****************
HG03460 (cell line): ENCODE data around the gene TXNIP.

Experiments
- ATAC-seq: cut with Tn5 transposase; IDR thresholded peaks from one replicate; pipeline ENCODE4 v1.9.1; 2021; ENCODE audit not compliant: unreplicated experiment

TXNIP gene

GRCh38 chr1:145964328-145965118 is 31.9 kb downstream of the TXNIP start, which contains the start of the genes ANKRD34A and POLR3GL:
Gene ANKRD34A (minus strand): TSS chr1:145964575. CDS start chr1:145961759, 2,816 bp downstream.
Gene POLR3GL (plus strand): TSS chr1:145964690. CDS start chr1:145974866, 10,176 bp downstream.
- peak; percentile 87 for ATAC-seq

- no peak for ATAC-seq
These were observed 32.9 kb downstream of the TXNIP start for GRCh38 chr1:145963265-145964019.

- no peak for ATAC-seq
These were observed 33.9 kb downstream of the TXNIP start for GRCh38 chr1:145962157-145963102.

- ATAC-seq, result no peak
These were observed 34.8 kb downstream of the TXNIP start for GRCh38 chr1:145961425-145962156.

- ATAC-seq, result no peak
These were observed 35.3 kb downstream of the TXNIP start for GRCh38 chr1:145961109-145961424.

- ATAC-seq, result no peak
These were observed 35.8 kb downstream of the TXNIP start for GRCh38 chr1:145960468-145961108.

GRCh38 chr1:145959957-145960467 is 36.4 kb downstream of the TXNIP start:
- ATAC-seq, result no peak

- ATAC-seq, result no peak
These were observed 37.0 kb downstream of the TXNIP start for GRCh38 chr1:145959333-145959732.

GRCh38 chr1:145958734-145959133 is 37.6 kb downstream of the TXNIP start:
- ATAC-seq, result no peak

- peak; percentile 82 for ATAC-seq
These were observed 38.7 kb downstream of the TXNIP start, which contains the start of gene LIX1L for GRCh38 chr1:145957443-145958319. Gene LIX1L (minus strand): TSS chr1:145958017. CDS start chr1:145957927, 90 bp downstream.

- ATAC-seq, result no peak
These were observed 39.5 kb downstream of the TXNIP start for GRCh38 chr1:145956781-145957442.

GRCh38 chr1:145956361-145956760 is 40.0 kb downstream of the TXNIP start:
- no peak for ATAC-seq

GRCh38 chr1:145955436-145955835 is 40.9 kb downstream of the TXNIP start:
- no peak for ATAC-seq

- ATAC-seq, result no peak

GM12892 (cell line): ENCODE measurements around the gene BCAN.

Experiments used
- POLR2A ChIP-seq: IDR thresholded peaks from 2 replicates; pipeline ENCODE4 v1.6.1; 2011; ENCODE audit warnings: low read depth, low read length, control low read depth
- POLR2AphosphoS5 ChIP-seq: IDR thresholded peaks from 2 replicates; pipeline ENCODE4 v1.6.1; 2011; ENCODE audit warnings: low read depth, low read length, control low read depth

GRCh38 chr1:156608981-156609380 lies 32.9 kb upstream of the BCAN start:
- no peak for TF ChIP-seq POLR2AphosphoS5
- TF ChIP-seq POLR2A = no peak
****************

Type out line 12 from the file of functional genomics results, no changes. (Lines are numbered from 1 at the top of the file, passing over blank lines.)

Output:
These were observed 33.9 kb downstream of the TXNIP start for GRCh38 chr1:145962157-145963102.